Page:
Social Distortion as Strong as Ever

Social Distortion
Mike Ness, lead singer of Social Distortion, has been the only constant member of the band for over 30 years. (Heather Spellacy/Foghorn)

Why I continually insist on wearing flats to concerts only to wake up the next day to black and blue feet and cut up ankles is beyond me. While this masochism is all in the name of fashion, last night’s Social Distortion show will definitely make me think twice before leaving the house again with my feet exposed.

The band is currently on tour to promote their new album, “Hard Times and Nursery Rhymes,” their first release in over six years. When news broke that they’d be stopping by the Warfield in downtown San Francisco for two nights, the band quickly sold out both shows, resulting in a venue packed to the brim. This full venue meant plenty of flannel and tattooed skin for my personal viewing pleasure, and the crowd definitely didn’t disappoint.

Social Distortion, a punk band out of Fullerton, California, has been together since the late 70s. Experimenting with different sounds throughout their tenure as a band, the new album is a breath of fresh air, leaving the gritty hard punk behind for a purer rock ’n’ roll sound with a hint of blues and country thrown in. Mike Ness, the band’s lead singer and only consistent member, has produced a true gem with “Hard Times and Nursery Rhymes.”

As Social Distortion took the Warfield stage to a sea of cheering fans the energy in the room was truly palpable. Their set list was the perfect mix of old and new, and Ness was sure to make the show interesting for the crowd. Inviting on stage a few backup vocalists to aid Ness is singing “California,” a bluesy track from their new album, was the perfect touch.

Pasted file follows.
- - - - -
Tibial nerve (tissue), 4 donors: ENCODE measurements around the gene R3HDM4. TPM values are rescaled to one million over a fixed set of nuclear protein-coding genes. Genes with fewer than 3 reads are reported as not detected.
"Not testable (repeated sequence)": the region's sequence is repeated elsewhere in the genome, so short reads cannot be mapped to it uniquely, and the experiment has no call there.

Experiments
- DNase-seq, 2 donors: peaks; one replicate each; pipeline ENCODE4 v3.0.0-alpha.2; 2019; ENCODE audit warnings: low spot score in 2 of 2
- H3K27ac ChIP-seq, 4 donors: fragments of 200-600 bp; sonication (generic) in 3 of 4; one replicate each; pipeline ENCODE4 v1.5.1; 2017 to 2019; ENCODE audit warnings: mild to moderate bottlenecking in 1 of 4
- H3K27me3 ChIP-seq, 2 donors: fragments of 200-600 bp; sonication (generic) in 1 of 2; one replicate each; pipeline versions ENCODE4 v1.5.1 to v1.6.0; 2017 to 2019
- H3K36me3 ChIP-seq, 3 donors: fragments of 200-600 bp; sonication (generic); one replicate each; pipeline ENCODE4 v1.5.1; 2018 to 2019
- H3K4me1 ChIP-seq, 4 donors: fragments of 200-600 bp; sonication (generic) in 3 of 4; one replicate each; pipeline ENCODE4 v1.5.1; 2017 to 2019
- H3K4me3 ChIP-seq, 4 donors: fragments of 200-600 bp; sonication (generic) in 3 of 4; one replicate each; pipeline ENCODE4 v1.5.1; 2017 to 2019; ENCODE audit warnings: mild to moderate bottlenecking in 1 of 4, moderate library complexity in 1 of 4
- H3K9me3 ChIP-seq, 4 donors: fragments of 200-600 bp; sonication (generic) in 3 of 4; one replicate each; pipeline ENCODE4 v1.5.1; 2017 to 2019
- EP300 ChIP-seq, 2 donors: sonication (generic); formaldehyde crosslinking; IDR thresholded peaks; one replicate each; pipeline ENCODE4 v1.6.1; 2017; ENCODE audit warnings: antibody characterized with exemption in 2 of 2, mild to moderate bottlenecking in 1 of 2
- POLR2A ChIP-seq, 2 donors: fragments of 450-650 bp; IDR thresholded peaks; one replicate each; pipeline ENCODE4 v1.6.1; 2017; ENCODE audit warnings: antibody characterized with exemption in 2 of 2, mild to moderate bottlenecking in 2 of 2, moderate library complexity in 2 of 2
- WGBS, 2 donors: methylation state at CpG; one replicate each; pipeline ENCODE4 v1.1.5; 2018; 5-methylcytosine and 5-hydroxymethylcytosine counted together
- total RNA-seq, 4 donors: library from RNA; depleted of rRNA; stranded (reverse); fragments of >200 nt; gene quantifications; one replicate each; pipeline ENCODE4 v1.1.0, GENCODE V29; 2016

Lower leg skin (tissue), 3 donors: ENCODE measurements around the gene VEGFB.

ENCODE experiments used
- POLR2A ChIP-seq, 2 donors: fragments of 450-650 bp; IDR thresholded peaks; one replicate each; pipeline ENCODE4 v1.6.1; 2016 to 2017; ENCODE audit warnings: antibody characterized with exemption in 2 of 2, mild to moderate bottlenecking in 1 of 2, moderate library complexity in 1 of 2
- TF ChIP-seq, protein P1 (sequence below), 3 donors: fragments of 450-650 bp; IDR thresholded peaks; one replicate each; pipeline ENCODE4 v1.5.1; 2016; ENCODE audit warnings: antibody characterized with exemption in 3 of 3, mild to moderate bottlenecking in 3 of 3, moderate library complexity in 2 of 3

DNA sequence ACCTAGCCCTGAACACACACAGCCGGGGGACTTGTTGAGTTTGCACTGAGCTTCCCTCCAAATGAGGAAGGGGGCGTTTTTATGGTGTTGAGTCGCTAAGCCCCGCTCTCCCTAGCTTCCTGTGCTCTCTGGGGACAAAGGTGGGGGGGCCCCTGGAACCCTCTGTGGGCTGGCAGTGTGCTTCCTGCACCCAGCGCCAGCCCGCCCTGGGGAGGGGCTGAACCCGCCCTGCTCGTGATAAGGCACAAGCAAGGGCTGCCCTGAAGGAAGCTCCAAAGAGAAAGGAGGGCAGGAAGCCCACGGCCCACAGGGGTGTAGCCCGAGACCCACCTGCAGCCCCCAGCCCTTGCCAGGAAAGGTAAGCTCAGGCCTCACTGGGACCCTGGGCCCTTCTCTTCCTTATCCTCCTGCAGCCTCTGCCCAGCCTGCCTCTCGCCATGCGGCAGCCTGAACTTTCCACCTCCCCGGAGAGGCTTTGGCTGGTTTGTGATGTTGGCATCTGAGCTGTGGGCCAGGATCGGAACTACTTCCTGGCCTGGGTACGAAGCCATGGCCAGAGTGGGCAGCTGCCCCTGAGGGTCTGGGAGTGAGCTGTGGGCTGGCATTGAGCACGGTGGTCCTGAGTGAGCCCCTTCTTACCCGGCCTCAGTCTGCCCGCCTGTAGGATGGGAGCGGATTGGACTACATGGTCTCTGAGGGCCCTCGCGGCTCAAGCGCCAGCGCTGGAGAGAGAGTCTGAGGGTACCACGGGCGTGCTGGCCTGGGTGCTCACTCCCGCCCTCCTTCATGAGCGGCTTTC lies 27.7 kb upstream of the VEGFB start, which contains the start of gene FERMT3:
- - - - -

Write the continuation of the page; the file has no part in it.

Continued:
Half way through the band’s set, the lead singer called for two young kids to be brought on stage. After chatting with them for a minute of so Ness asked the boys who their favorite band was. After a brief pause one of the boys responded with a dumbfounded look, “You guys.” The crowd erupted in applause as they left the stage and Ness began to play.

Ending their set with “Story of My Life,” a hit from their 1990 self-titled album, resulted in monstrous applause. It was one of their best live shows I have seen to date, and from the smiles on the other concert-goer’s faces, it was the same for them as well.

Editor-in-Chief: Heather Spellacy

Chief Copy-Editor: Natalie Cappetta

Scene Editor: Tamar Kuyumjian


2 thoughts on “Social Distortion as Strong as Ever

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